Does it work?

Yes and no. The bot is only as good as the strategy, and a poor strategy will of course lose a lot of money. The Simple strategy overall works well, however it has the tendency to buy at both low’s and high’s. It has therefore earned almost as much money the last month as that it has lost.

Profit & Loss (PNL) over the last month.

The Simple strategy buys when there is a positive movement going on in the market, and sells after 1% of profit has been made. However, when it makes a sale by nature the price is going up (otherwise it wouldn’t have made a profit), so it has the tendency to buy-in again soon after it did the sale. By this time the positive movement is often coming to an end and the market is going down again. In order to prevent the bot from buying at these high peaks, I added a 2 hour lock on the buy-process, meaning the bot will wait 2 hours after selling before it attempts to buy again.

Unfortunately, the bot was down for maintenance during the two days where the BTC price went up with 30%. This would have been the perfect time for the Simple strategy to shine and earn me some nice profits.

So until now no profit. Is it worth it?

Wouldn’t it have been better to just invest in some BTC one month ago and call it the day? Currently, if you just look at the profits, yes. However, this neglects the fact that I’m having a lot of fun trying to optimize this bot and that, by the time it works well and the price of BTC suddenly does go down drastically, my bot will guarantee that I’m not loosing too much money either. I’d argue that the main purpose of this bot is not to make as much profit as possible (I have eGLD for that), but mainly to learn and to have fun.


This article is written by a financial noob. I’ve tried getting things correct and understandable, however if you feel something is off please let me know!

Cheers Jesper

Steampunk Taptower build

I can’t believe this project took me almost a year to complete! In August 2019 I was browsing around Thingiverse for some cool idea’s to 3D print, when I found a Steampunk Tap Handle made by Fuzzie/The Beergineer:

I knew I wanted this as well, so I 3D printed the parts, spray-painted them and assembled them together with some scrap tubing and 8mm screwing rods. I also had some leftover APA102 LED strip from the Ambilight system laying around which could be used to light up the tap handle, and I ordered a couple of Arduino Nano’s to control this LED strip.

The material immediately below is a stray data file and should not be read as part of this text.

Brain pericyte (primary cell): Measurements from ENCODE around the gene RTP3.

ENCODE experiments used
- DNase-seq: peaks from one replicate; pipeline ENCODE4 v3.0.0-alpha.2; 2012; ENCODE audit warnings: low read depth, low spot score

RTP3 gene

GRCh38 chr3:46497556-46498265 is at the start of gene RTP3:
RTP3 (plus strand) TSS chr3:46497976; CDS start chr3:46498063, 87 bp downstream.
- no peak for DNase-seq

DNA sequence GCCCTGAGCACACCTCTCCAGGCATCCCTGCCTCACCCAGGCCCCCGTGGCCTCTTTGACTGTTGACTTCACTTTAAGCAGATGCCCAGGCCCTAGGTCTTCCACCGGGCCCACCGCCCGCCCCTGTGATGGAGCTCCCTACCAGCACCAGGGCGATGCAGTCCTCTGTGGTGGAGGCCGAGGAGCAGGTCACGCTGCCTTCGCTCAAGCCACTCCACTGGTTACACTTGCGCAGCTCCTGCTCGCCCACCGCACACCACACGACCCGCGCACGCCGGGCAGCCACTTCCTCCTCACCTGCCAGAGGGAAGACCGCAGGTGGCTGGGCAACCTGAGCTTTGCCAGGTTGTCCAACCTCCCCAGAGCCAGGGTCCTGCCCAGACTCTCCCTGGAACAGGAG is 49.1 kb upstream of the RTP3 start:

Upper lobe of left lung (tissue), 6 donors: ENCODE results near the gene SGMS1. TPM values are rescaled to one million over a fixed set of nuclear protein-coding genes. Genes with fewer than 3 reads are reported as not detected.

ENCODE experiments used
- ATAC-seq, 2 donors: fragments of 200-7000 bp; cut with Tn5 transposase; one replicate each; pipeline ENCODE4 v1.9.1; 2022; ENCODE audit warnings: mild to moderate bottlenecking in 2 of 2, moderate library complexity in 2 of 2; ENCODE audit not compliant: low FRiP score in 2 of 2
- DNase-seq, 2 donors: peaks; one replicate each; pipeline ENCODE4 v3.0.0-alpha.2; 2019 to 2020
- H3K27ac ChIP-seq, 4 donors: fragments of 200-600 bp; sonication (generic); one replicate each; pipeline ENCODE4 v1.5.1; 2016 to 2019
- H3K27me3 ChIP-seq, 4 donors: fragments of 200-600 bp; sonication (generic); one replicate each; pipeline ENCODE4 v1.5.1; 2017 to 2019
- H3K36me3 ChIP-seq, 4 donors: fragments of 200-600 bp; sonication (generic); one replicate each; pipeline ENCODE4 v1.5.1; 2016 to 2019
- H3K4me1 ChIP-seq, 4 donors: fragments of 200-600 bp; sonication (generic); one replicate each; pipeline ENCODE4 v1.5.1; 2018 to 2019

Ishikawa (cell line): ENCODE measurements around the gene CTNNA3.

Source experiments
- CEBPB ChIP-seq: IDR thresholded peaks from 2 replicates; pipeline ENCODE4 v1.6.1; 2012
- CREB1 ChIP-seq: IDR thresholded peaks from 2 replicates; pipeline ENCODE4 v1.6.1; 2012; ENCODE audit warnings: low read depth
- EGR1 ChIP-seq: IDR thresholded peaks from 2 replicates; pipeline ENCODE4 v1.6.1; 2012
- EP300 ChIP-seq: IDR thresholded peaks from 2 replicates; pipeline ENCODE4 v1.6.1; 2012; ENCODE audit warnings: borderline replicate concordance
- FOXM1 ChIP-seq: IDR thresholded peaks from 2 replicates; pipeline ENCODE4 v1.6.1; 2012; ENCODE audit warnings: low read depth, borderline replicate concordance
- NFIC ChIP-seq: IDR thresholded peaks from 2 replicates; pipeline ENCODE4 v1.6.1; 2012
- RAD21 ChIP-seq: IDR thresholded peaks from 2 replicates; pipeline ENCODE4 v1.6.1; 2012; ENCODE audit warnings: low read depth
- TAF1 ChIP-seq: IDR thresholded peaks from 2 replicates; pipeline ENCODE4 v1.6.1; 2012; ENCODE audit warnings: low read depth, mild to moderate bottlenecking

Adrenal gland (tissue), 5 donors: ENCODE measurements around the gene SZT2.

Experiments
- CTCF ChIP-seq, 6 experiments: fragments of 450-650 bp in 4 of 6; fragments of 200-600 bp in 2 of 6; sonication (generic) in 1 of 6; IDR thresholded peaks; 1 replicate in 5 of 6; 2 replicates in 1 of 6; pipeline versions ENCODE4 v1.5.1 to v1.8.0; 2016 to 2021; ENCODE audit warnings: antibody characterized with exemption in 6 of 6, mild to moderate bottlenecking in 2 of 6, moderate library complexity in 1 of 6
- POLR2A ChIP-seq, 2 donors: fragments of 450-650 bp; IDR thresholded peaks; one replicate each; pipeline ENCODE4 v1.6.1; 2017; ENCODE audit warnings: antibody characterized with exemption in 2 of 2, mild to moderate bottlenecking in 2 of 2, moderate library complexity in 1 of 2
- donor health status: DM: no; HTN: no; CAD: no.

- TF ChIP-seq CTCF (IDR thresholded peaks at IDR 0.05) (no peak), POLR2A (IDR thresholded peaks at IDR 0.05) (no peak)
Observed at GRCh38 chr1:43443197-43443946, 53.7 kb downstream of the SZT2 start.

The assembled beer tab, with multi-colored LED’s on the inside.

The prototype was up and running rather quickly. I put the Arduino on a breadboard, connected the light strip to it and uploaded the code from The Beergineer. Before it worked though I made some changes to the code, which can be found on Bitbucket (including the changelog). Most notably I introduced interrupt-based reading of the push button opposed to polling it. This push button is used to change the light pattern shown inside the tab handle. I also programmed it so that every time the button is pressed, the new state is written to EEPROM so the same light pattern is shown after a power outage. Lastly I changed the main loop from an if-else loop (which had 4 if-statements) to a switch, to prevent unnecessary calculations.

Arduino Nano on a breadboard. Note the beautiful ‘push button’, aka red wire with capacitor.

And it was at this moment where this project ended up in a moving box, and didn’t find it’s way out until June 2020…


Almost 10 months after I started this project I dug up the beer tap as we would be going to our cabin during the holiday, which is where I planned on installing this. Before installation the Arduino was put inside a plastic box and covered in hot glue, to give it some resistance against rain. I soldered the wires to the headers, installed a push button on the outside of the case and put a Molex connector on the wires to make installation easy. Additionally I added a switch connected to the Arduino, which can turn the LED’s inside the handle on and off.

On the top: planning the box-layout.
On the bottom: components are in place.


At our cabin we have a refrigerator with a beer tab on top. Installation was a matter of unscrewing the old tab and screwing on the new tab.

Installation of the Steampunk Beer Tab.


During the night, the LED’s inside the Tab Handle create a very cool looking scene:

The Beer Tab at night, showing different light patterns.


I think this was a fun little project to do. Unfortunately I wasn’t able to properly hide the cables as the metal in the tab tower was too strong to drill through with the tools we had available at the cabin. Therefore, they run on top to the black box which holds the Arduino. Other than that, I am very happy with the result.

Cheers! And don’t forget, keep Beergineering!


Roborock S5 Max